When I was eight years old I nearly slept through the 1994 Northridge earthquake. Nearly, not for the vigorous tumbling of the great earth, but instead for the violent shouting of my father, “Cassie! Cassie!” as his strong hands wrenched me from bed to join him and my small, frightened brother in the cramped “hallway” between our bedrooms, the three of us clinging to the swaying beams of the doorways, waiting in that terrible twilight for the ground to still.
I remember no fear, only the annoyance of being so roughly pulled from my sleep, the irritation at the inconsolable crying of my four-year-old brother, “No more bumpies Daddy! No more bumpies!”
But that same girl, fearless and somnolent in the face of nature’s fury, was also prone to insomnia while staying at her mother’s house. Counting sheep was just never enough to put me down. Instead, once I was sure everyone had fallen asleep, blanket and pillow in hand, I quietly, quietly tiptoed down the hall to find meager comfort on the floor outside my mother’s room, sometimes under my brother’s elevated bed. I remember clinging to my Tiger Electronics Talkboy in the dark, a tape of Raffi singing “Baby Beluga” playing just audibly under my pillow so as to not wake the others.
So which was the real little Cassie? The utterly fearless or the desperately afraid?
And now? What about now? Which is the real me? The magna cum laude graduate? The woman who upended her life three times in her twenties to find gainful employment and meaning throughout our Great Recession? Or the woman who needs the 10 milligrams of Lexapro to keep the crying at bay? The woman who has had to leave two jobs to seek help? The woman whose mind sometimes races so violently to catastrophe that yoga and meditation and seven years of therapy have been unable to rein it in, that sometimes the only answer is a 0.5 milligram tablet of Ativan?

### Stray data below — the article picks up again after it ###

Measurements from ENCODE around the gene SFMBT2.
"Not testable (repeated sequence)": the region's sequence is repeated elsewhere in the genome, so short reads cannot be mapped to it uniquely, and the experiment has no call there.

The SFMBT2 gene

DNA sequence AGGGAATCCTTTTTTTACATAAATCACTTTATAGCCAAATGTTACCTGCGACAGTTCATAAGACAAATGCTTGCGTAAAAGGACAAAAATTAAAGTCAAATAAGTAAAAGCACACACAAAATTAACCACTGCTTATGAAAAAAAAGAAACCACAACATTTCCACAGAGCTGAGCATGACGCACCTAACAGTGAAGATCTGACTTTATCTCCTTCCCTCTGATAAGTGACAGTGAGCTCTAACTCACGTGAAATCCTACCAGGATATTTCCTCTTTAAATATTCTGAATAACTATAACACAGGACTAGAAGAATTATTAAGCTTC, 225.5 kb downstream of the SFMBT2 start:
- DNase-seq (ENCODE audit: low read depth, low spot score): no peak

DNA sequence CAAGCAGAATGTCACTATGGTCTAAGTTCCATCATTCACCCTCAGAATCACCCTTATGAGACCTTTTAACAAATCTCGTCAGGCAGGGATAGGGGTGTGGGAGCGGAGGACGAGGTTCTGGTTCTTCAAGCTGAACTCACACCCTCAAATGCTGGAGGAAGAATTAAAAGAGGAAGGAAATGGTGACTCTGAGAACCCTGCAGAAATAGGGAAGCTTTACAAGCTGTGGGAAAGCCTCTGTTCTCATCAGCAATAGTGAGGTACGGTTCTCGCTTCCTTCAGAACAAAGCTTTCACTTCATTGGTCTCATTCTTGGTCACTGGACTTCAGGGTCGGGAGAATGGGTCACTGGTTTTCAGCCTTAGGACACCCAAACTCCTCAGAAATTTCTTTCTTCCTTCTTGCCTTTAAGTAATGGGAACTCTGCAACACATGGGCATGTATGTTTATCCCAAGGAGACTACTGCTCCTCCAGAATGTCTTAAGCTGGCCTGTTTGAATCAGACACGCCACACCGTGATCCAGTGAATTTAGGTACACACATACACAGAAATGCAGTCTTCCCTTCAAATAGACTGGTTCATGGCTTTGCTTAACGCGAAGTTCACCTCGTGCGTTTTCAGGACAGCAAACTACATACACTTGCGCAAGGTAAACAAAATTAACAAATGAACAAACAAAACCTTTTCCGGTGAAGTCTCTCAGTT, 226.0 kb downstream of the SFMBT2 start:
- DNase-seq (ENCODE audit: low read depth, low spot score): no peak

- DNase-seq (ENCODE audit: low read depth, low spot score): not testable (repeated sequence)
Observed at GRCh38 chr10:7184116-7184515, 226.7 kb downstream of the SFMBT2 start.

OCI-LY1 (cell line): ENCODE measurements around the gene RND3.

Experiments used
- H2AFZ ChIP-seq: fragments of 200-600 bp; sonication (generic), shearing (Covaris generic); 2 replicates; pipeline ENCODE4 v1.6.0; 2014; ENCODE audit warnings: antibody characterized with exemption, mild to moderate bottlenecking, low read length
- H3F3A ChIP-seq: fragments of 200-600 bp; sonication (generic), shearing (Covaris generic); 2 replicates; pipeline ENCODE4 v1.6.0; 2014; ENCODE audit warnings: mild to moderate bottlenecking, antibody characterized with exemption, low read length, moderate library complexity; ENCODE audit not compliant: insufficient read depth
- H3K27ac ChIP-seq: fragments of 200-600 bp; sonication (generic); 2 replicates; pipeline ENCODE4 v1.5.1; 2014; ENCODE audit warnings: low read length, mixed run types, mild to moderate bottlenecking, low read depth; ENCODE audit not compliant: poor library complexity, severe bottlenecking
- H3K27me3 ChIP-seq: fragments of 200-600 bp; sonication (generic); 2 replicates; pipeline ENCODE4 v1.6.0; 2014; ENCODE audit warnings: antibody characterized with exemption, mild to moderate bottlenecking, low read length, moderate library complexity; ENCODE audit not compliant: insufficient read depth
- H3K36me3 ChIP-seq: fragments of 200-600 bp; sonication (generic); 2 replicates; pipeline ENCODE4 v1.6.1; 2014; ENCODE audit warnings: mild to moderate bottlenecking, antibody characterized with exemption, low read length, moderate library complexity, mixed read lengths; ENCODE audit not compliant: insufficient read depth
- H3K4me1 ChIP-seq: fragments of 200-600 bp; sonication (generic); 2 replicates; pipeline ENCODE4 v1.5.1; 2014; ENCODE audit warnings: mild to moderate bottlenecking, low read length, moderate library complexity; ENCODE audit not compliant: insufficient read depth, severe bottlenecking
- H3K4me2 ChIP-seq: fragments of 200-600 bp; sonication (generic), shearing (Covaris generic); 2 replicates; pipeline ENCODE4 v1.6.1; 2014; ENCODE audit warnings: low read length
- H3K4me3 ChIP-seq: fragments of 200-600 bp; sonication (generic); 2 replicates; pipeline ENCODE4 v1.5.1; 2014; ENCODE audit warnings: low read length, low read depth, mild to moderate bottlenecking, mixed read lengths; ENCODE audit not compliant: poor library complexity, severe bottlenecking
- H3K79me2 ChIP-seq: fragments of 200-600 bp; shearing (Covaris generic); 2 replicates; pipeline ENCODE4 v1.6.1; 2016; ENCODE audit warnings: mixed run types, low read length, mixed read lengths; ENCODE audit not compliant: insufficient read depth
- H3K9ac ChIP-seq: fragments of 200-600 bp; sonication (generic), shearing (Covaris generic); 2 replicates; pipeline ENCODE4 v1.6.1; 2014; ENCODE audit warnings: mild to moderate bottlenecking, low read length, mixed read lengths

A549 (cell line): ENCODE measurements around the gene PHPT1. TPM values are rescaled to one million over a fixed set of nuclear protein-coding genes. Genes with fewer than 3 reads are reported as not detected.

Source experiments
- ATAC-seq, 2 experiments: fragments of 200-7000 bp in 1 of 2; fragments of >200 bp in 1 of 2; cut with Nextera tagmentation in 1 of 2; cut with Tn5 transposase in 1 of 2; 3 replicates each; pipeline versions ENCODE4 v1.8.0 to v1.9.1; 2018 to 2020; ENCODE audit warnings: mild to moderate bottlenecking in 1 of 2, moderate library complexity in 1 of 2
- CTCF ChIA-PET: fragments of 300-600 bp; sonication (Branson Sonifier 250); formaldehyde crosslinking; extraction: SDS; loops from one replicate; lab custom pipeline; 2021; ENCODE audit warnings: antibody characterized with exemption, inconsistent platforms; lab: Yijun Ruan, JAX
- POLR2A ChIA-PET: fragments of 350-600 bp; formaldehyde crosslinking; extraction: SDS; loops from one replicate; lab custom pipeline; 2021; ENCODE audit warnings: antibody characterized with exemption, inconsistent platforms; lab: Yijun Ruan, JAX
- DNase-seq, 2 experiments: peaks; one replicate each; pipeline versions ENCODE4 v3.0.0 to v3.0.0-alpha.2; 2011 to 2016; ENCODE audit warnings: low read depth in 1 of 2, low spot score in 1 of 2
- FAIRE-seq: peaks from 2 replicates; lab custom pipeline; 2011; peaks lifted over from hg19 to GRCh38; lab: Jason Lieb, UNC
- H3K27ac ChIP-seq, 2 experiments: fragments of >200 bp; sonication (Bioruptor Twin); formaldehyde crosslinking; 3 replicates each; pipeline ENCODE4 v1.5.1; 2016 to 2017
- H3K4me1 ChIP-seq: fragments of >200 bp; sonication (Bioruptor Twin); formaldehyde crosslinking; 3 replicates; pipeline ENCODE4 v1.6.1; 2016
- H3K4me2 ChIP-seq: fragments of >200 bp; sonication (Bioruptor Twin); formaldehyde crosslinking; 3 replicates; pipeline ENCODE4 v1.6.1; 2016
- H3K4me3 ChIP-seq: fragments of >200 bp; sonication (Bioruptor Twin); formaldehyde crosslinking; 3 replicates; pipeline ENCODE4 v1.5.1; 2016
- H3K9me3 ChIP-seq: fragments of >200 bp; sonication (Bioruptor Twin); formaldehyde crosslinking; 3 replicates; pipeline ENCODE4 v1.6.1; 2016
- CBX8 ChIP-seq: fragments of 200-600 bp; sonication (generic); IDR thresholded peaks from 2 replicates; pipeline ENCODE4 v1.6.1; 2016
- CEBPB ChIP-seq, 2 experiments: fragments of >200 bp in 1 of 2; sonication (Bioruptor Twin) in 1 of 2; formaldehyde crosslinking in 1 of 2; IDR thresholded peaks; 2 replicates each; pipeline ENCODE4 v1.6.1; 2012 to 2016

I think too often we create these kinds of false dichotomies. We hold on to the idea of a “true” self, and set off on a grand journey to seek it out.
But both of those little girls were me. And both of those women are me. And the longer I look for my “true” self, the more I realize there is no true self to discover. The more I watch my mind work, the more I discover not the essence of my soul, but instead a dynamic being with shifting tendencies. Perhaps the more helpful search then is not for the yet discovered “true” self, but instead for the environment that best supports my tendencies toward kindness, happiness, or at the very least, toward stability.
Hefty doses of sunshine boost my optimism. Serious conversation keeps my mind positively engaged. A good breakfast (no added sugar) keeps the hangry at bay.
This, this current, stable(-ish!) me, this is the best version of myself I know how to foster with the tools I have at hand. It is work to keep her in this place.
And even after all this effort, counting sheep is still not enough to lull me to sleep. Now crocheting sheep, that is slightly more helpful, but I’ve found audio tracks of Sir David Attenborough’s nature documentaries to be my best sleep aid.
I imagine your work will be different, but hopefully no less rewarding. May you find the space, the people, the small elements of life, that help you foster the best version of the particular human being that only you can create.
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This amigurumi sheep was made using Lydia Tresselt’s Lupo the Lamb pattern. See more of her fantastic work and patterns (including this one) at lalylala.com.